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Keeping children safe

- Practice, Practice, Practice

As a public school teacher, there is one thing I’m sure of: Educators will do anything to protect students from harm. I’ve also found out how important it is to support this resolution with daily prayer. The Bible promises: “Fear thou not; for I am with thee: be not dismayed; for I am thy God: I will strengthen thee; yea, I will help thee; yea, I will uphold thee with the right hand of my righteousness” (Isaiah 41:10). I’m grateful for this assurance that God is present and active in my life and in my students’ lives.

When a 12-year-old Jesus remained behind in Jerusalem for three days, Mary and Joseph, thinking he was in their group, traveled a day’s distance, then returned and searched for their son in the crowded city. When they finally found him, his mother cried: “Son, why hast thou thus dealt with us? Behold, thy father and I have sought thee sorrowing.” He replied: “How is it that ye sought me? wist ye not that I must be about my Father’s business?” (see Luke 2:41–49). 

This exchange helps me think about the way we see the children in our lives. Rather than fearfully worrying about them, we can acknowledge their true nature as the children of God, divine Spirit. Even though Jesus fulfilled a unique role, in reality all children are naturally “about their Father’s business,” expressing the qualities that come from God.

The truth is that we all reflect God, divine Mind, Principle, Love. Mary Baker Eddy wrote in Science and Health with Key to the Scriptures: “Knowing that Soul and its attributes were forever manifested through man, the Master healed the sick, gave sight to the blind, hearing to the deaf, feet to the lame, thus bringing to light the scientific action of the divine Mind on human minds and bodies and giving a better understanding of Soul and salvation” (p. 210). Jesus didn’t attach evil to a person. He proclaimed evil to be “a liar, and the father of it” (John 8:44), giving evil no origin, history, or personality. 

One morning, several years ago, an eighth grade student came into my class about a half hour late. He was extremely agitated. Prior to this, he’d been mildly disruptive, but this morning I could see he was really struggling to control his anger.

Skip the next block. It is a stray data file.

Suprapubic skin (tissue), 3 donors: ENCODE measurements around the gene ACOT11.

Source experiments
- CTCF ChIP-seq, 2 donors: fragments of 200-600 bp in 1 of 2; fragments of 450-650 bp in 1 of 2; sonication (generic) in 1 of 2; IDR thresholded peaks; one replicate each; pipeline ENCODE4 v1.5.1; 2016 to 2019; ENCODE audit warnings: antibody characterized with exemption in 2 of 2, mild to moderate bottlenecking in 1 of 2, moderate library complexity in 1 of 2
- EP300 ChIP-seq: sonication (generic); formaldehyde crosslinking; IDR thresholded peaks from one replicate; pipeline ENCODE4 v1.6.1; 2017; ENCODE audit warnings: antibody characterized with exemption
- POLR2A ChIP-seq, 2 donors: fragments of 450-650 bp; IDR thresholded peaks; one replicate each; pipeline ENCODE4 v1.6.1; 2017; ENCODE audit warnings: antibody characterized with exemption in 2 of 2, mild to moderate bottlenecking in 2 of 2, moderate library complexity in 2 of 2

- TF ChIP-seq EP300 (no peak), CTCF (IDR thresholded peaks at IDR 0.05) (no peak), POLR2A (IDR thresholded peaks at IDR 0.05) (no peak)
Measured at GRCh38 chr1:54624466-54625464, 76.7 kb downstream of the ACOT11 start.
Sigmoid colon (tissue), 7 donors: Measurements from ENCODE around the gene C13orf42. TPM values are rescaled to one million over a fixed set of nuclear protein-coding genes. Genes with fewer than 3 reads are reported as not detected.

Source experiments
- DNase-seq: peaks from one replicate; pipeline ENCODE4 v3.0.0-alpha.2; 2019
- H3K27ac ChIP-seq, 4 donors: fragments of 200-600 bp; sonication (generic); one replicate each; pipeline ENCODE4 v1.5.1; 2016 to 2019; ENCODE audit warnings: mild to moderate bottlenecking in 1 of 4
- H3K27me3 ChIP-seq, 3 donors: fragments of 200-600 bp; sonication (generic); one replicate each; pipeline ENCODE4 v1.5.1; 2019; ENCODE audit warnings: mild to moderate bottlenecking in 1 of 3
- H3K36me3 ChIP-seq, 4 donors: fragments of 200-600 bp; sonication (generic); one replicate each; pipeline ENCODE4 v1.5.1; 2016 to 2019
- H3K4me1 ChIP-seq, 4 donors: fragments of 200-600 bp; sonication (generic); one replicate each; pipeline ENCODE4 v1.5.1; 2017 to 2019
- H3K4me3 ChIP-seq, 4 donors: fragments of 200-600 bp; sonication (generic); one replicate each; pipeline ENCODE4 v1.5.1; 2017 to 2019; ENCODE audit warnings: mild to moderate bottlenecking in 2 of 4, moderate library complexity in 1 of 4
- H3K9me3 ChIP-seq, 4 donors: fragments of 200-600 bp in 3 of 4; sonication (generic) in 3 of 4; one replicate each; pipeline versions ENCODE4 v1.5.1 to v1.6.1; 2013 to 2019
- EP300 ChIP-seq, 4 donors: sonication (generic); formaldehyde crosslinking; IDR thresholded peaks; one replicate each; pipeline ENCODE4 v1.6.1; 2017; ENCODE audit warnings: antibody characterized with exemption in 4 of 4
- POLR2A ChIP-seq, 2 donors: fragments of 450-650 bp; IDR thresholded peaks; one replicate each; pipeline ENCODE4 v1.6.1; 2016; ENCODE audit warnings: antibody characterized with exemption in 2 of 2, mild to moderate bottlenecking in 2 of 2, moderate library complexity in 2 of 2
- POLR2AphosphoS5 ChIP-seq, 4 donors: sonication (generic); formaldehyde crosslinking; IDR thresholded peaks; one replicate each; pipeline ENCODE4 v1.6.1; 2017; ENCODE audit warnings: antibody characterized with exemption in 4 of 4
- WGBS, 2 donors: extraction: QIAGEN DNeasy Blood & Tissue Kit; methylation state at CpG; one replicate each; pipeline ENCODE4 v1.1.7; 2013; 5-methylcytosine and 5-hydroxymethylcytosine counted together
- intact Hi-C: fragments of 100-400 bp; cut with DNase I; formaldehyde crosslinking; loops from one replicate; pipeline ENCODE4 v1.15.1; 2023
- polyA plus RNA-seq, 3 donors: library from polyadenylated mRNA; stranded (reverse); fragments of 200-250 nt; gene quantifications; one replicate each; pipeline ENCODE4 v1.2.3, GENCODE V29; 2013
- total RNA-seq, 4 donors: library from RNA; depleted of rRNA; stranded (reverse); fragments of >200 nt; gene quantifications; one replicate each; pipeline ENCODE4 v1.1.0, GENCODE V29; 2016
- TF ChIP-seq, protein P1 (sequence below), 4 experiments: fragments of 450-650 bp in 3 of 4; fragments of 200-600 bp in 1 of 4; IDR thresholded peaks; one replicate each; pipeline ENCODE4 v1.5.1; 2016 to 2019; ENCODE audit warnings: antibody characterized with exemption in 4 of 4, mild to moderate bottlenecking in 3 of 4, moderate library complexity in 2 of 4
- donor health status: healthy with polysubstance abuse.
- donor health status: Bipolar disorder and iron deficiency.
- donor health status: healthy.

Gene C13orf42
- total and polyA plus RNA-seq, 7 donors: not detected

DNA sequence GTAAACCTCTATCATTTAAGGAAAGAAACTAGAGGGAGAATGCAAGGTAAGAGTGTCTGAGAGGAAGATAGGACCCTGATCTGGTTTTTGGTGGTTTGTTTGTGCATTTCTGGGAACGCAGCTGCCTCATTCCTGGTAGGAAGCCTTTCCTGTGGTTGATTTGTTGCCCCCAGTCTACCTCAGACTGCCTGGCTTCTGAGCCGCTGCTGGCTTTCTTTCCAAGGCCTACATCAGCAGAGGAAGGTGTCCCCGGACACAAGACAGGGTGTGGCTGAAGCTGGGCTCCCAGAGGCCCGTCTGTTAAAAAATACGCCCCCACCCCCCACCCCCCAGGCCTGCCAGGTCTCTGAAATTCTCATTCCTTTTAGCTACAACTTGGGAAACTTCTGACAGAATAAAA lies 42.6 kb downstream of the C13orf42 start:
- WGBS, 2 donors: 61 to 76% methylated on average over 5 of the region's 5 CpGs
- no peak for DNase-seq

I begin each day before work by reaching out to God in prayer and reverence, with a receptivity to divine wisdom, and an alertness to the continuous flow of inspiration from the Christ. I pray to see more clearly that God’s law of harmony is always present, and this leaves no place for chaos to enter in. That morning in the classroom, my thought was filled with compassion and love. I knew I could face this possible threat, and fear could be held in check. 

The other students were already settled into their work, so I asked the boy to join his peers. While walking to his station, suddenly this student aggressively took aim to punch another boy, who was seated and quietly working. Instantly I was led to step in between them, and the boy’s fist froze. I felt no fear—only love for this innocent child of God’s creating. We exchanged a look—my intent was to communicate “I know you don’t want to behave this way”—and I asked the student to sit down. As he quieted down, I called our vice principal. A teacher’s aid, who worked next door, was able to peacefully escort the student from the classroom. 

Later it was revealed to me that, only hours before, this student had been released from a juvenile detention facility and been dropped off at home, where his mother had refused to let him inside. This student had missed a few classes, but I had no knowledge that he’d spent time in this facility. I’d only sensed that the anger had to be met and addressed through listening and responding to divine Love.

Even though the temptation may have been to take out his hurt and frustration on others, divine Love stopped that impulse and protected this student from doing something that might harm another student or get him sent back to the detention facility. The situation resolved quietly, and the other students hadn’t noticed the commotion. 

Within a few days, this student returned to complete the course successfully without further incident. He was cooperative and followed the classroom rules. It was as if the event had never happened.

I’ve found that the best way to protect schoolchildren and God’s ideas everywhere is to engage in daily prayer that vehemently rejects aggressive thoughts and actions, and affirms the power of inclusive and unconditional divine Love. We can let divine Love become so much a part of us that it naturally moves us to act in accord with God. We can stop evil in its tracks with hearts and minds filled with God’s love. Because God’s children are innocent, and that innocence has spiritual power, we know that they are not victims or victimizers. This knowledge is truly what keeps children safe. 

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